Addition ‘for whatever reason’ important under Dutch law
Words Matter. Lawyers think so anyway, because our written products are a cornerstone of our work. Think of contracts and procedural documents. Especially with agreements, it often concerns small-looking additions that can be very important, such as ‘for whatever reason’. Another good example is the phrase “if and insofar as” over which major lawsuits in the Netherlands have already been won (…and lost for the other side). The first addition ‘for whatever reason’ should not be underestimated either in Dutch law agreements, and most likely under non-Dutch law as well.
Blog words matter
In a series of short blogs, I would like to explain why lawyers are so keen on seemingly small adjustments to agreements. Why can we argue so much about additions that often seem small? Entrepreneurs often find this downright irritating because lawyers do not seem to be able to distinguish between main and side issues. That can certainly be an issue, but not always. Properly negotiating contract terms can simply save a lot of money.
€5.99 million for example. In a recent case, adding ‘for whatever reason’ made the difference between whether or not a payment of €5.99 million was due.
Adding ‘for whatever reason’ makes all the difference!
In the case where this € 5,990,000 comes from was about the following. For many years, the chic Dutch bank Staalbankiers was the house bank of Dutch listed company Bever Holding N.V., which invests in real estate. The company has occasionally been in the news over time because they let their properties in the Netherlands go derelict so that municipalities eventually want to or have to buy them up for a lot of money. The Dutch municipalities involved naturally have a lot of difficulty with this.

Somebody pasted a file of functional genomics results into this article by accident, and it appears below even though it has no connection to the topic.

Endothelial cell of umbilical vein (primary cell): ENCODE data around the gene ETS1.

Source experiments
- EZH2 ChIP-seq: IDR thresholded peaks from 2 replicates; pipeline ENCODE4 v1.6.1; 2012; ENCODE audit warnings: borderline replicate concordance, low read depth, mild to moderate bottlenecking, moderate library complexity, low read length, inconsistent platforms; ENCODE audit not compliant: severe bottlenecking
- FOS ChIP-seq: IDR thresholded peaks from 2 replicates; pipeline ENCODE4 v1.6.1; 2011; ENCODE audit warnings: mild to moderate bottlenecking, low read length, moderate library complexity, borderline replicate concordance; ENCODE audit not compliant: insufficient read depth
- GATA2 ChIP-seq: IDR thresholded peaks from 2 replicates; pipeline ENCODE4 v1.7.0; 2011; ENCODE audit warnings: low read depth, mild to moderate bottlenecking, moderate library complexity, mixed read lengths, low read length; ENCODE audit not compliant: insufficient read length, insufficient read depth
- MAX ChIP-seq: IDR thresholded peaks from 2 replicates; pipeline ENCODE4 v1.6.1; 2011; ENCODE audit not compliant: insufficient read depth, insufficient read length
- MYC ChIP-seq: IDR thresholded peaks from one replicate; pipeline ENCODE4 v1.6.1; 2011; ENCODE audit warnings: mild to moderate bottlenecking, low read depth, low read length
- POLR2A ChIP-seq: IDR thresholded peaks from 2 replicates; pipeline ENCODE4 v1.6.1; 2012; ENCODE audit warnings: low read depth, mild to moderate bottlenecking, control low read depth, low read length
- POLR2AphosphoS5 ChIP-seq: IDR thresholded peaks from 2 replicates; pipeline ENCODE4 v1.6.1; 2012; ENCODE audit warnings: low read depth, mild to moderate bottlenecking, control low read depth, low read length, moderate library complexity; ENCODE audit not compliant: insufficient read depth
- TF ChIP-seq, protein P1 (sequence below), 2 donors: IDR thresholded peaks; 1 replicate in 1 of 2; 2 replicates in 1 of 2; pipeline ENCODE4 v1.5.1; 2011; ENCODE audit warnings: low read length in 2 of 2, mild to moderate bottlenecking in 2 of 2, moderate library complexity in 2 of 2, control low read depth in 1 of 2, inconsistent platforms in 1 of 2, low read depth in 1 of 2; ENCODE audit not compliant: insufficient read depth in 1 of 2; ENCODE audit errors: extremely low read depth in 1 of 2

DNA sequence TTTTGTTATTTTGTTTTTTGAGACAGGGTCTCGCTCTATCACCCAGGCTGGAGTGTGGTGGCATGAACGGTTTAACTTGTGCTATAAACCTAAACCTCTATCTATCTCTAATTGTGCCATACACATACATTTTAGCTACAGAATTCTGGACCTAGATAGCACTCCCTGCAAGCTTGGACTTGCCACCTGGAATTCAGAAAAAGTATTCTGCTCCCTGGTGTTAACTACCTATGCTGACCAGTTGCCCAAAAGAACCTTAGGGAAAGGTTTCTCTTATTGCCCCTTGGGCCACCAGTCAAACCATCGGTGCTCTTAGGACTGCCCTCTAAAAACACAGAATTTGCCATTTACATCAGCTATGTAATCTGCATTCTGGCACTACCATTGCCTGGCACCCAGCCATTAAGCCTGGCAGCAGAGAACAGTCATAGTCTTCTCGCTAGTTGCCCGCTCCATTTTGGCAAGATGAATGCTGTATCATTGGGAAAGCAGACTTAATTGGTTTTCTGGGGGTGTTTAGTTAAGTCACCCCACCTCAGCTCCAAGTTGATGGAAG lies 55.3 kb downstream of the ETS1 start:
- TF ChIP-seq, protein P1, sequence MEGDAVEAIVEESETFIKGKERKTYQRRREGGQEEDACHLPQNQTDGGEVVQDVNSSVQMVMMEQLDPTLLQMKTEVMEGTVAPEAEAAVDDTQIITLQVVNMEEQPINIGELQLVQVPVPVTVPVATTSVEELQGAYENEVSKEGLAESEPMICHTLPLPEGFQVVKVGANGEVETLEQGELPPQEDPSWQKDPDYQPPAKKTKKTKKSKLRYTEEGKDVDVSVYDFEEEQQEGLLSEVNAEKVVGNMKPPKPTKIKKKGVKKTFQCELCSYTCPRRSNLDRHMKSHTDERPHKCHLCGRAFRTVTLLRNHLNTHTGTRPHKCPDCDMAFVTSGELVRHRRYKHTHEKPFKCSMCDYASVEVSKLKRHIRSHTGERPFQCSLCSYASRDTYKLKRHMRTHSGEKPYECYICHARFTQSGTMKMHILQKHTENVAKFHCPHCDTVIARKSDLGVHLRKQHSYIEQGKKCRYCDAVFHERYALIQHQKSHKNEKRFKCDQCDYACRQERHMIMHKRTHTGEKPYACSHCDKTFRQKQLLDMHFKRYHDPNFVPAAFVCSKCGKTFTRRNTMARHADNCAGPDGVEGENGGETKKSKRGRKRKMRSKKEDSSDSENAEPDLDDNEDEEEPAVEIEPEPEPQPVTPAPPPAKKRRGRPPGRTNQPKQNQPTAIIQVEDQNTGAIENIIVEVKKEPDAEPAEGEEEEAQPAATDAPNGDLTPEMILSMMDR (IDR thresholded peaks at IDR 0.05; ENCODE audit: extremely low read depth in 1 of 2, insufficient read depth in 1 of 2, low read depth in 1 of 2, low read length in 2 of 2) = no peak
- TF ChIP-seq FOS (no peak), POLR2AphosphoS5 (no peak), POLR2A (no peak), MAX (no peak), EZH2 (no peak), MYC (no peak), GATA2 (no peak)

Staalbankiers vs Bever Holding
The court case that led to the ruling of 27 October 2020 turns out to be wonderful (lawyers) reading material. It concerns a substantial real estate transaction in Holland in which a rental guarantee has been given to the buyer of an office building. A rental guarantee means that a seller will continue to pay the rent to the buyer of the property for a certain period if the tenant no longer pays the rent. This increases the value for the buyer. It is then also easier for them to obtain acquisition financing from the bank. In this case the Dutch bank Staalbankiers.
However, a rental guarantee is worth little if the seller is asset poor, for example if it is a special purpose company for one investment property that is to be sold. In this case, the seller was a group company (i.e. a Dutch BV) of Bever Holding. That problem was solved here by a bank guarantee from Staalbankiers: if the tenant does not pay the rent and the Bever-BV does not honor the rental guarantee, the buyer turns to the bank. And that is what happened here. So the Bever-BV (seller) has been called upon on its rental guarantee and Staalbankiers on the bank guarantee. The Bever-BV and Staalbankiers have long fought against the buyer of the real estate (or rather: its German mortgage banks) about this.
Bank garantuee en surety under Dutch law